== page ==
Have you ever gotten sick while you were staying with your grandparents? Maybe your granddad said to “toughen up”? Or your grandma cooked up some special handed-down concoction to cure all your ailments? Maybe some of them helped and others were literally a bitter pill to swallow?
Home remedies: we all know one. A recipe about which your grandma says “it’s more effective than all this shelved pharmaceutical nonsense full of chemicals”. Most of the time prepared with ingredients straight from Mother Nature.
The lack of pills, medications, and prescriptions called forth the inner witch in people and home remedies ranging from obviously simple to strangely bizarre were brewed. Some of these home remedies are still floating around and Anjou wants to do its part to help not let them go extinct. So here we go: 4 home remedies for fever, nausea, coughing, and sore throat.
Let’s dive right into it with a weird one: the vinegar sock! No, this is not some code name for an elaborate recipe. It’s literally a sock drenched in a water-vinegar mix that is then worn on your feet to reduce an increased body temperature.
Recipe: Heat up some water and mix in 2 tablespoons of vinegar (we recommend unpasteurized, cider vinegar). Soak a pair of cotton or wool socks in the water-vinegar mix. Wring them out a bit but keep them nice and wet to put on. Cover feet with towels, plastic bags or another, dry pair of socks.
Leave the socks on for about 15 minutes and then check the fever again. If the temperature is still raised, put on a new pair of freshly soaked socks. If the patient gets cold hands or even starts shivering, remove the socks.
Why it works: it is speculated that vinegar stimulates blood flow and has a fever-reducing effect.
Please only use this recipe in cases of low to medium fevers. In case of a very high fever or even shivering, this home remedy is not appropriate and medical help should be sought immediately.
This one is the easiest one from our little list of home remedies. In case you happen to feel nauseous your answer is peppermint essential oil.
Recipe: Pat or rub some drops of peppermint essential oil on the back of your neck or onto the soles of your feet. Depending on how intense you like the scent of the peppermint to be, use a carrier oil to dilute the drops a little bit.
Why it works: the peppermint plant extracts are known to relieve muscle spasms, also in the stomach and abdomen area. Furthermore, the upbeat scent clears your mind, leading to a refreshed feeling and head.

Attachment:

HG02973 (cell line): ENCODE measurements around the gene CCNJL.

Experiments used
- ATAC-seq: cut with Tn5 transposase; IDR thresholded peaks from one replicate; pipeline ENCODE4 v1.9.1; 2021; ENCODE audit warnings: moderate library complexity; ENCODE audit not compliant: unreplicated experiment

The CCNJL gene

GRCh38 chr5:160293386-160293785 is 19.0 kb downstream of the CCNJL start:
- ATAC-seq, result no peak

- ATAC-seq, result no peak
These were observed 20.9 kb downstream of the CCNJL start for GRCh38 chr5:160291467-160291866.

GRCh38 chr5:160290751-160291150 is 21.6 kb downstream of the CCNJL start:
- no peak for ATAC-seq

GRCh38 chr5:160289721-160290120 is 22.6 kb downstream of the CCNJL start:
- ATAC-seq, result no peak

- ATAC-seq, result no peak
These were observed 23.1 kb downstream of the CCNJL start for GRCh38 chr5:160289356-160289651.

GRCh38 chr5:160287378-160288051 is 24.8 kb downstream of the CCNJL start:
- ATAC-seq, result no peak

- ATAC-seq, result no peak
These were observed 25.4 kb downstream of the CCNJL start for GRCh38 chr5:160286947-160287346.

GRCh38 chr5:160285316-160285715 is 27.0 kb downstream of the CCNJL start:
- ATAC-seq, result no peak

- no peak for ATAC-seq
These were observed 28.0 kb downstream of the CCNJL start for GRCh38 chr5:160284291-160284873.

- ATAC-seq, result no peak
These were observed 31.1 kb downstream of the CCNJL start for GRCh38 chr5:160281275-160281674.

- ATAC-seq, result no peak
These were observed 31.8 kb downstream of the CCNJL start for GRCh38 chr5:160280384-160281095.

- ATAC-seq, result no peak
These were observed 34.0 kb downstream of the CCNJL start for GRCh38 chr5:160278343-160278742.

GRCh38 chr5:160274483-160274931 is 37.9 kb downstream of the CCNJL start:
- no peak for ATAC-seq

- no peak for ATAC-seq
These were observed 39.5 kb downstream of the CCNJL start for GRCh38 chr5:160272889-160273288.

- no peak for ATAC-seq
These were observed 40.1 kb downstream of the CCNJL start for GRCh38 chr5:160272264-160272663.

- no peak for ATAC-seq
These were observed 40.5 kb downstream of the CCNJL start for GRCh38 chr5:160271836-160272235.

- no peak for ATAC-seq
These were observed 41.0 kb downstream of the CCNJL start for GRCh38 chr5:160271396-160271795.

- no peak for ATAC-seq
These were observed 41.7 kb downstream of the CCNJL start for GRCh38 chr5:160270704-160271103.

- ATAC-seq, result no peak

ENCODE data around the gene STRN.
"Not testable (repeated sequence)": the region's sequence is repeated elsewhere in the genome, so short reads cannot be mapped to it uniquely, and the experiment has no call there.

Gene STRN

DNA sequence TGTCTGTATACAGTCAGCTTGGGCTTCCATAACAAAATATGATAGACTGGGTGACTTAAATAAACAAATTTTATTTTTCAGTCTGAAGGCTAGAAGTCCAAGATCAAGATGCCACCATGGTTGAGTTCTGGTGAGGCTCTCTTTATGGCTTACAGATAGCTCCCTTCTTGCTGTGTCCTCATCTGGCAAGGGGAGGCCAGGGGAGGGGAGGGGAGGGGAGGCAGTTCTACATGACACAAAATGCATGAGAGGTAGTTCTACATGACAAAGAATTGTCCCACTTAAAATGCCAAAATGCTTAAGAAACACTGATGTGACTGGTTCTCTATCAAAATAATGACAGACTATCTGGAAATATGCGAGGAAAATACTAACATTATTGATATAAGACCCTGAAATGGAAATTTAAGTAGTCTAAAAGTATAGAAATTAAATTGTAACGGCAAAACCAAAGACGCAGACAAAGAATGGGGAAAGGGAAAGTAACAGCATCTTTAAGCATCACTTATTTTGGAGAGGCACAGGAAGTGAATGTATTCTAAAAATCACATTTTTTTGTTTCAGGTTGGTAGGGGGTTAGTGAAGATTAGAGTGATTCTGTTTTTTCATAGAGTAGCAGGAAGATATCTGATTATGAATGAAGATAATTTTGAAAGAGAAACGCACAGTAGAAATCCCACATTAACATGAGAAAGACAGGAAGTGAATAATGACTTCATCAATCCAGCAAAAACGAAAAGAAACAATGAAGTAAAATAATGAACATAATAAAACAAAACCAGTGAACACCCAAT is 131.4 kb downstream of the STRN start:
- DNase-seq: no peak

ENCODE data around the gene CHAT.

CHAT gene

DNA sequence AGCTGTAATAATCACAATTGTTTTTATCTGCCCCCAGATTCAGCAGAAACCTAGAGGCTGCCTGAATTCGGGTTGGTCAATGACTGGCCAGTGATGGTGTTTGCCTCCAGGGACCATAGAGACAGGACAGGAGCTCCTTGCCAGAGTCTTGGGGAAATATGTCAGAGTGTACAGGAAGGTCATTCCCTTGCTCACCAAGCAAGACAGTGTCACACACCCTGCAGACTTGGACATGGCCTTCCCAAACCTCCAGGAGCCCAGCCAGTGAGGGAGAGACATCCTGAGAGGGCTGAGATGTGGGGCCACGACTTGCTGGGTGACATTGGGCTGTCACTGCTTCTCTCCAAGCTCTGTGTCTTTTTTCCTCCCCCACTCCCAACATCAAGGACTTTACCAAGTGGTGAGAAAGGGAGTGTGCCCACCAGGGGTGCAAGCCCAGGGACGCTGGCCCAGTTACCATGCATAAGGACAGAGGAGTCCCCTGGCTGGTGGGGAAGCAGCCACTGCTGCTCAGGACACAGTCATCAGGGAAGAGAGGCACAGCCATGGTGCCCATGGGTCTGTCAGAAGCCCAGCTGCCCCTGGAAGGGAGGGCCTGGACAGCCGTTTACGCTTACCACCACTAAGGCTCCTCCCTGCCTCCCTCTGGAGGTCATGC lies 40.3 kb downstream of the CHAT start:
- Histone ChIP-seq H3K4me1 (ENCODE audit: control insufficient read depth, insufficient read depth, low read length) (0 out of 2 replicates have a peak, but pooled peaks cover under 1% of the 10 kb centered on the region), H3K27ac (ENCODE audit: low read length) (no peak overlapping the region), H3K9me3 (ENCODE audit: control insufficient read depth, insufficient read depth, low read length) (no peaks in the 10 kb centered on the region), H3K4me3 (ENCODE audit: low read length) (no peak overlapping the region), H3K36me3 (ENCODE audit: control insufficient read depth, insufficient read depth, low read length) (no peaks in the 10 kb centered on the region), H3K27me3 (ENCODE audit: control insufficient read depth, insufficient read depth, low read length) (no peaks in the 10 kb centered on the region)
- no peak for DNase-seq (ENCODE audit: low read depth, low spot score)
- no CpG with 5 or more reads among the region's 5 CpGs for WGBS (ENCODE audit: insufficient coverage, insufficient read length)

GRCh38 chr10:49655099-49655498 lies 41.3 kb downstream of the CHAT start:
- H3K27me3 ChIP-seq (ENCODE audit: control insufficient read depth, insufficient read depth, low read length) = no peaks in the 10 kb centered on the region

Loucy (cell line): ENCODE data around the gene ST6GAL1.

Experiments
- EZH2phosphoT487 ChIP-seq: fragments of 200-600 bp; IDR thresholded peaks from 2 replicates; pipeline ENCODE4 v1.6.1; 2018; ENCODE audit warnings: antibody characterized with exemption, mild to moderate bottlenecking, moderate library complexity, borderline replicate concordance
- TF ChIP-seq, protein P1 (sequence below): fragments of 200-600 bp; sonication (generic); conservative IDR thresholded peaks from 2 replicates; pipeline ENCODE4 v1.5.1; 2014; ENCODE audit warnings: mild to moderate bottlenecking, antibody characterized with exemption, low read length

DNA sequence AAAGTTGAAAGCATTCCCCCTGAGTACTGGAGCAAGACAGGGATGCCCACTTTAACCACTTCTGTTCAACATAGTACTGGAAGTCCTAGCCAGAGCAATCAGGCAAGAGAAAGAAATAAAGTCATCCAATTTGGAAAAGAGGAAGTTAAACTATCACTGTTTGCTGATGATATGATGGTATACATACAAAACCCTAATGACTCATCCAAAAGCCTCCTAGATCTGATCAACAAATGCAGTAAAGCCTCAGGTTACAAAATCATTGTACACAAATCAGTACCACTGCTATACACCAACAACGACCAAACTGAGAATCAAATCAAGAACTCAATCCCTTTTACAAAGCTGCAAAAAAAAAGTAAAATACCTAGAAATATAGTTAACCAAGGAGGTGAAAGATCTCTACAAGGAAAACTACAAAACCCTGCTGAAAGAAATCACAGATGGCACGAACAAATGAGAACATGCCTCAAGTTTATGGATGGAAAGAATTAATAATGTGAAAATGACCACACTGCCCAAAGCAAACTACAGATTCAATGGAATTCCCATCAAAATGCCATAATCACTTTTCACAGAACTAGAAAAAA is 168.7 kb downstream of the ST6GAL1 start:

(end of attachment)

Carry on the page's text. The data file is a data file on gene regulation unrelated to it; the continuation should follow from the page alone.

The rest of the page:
Essentials oils are notoriously known for being an alternative medicine staple. This makes this simple home remedy especially safe and we also recommend this method for pregnant ladies who suffer from morning sickness and constant nausea.
Find out some other effects of our Top 5 Essentials Oils here.
Onions are known for their health and immune system beneficial properties. So it does not come as a surprise that our grandmas made use of that special vegetable by putting it in their home remedies. This is an easy one:
Recipe: thinly slice an onion. Put the first slice down in a bowl and spread some honey on it. Then, put the next slice of onion on top of it. Basically, rebuild the onion lasagna style, with honey between the layers. Let it sit overnight and the next day collect the syrup which has gathered at the bottom.
A shortcut to this recipe would be to just blend together a quarter of an onion and honey and then drink it.
Why it works: onions are an often used ingredient in home remedies. They work as an expectorant, meaning they relieve phlegm and mucous from your nose, throat, and chest. Its anti-inflammatory and anti-bacterial properties act as detox elements and reduce pain, caused by consistent coughing. Also, the honey has an anti-inflammatory effect and supports the hard work of the onion. The honey also takes away the potent taste and smell of the onion.
Sore Throat & Cold
This is another one of the home remedies that seems a bit more complicated and elaborate: the potato compress. It is supposed to treat a sore throat and cold. Not only does it provide a cozy warmth around your neck, it is also effective in reducing pain and discomfort.
Recipe: Cook one big potato until soft. Mash it up with a fork into pieces but be careful to not completely mush it – medium chunks are perfect. Wrap the potato pieces into a comfortable cotton fabric. Put the wrap around your neck while the potato pieces are still warm.
Why it works: potatoes have an astringent and anti-inflammatory effect. Basically, they pull out the bacteria from your sore throat and calm down the inflammation. Additionally, warmth always feels good on your throat and neck during a cold.
What do you think of these home remedies? Interested in trying them out? Or does your grandma have a special recipe of her own? Let us know on Facebook or in the comment section below, we would love to hear it!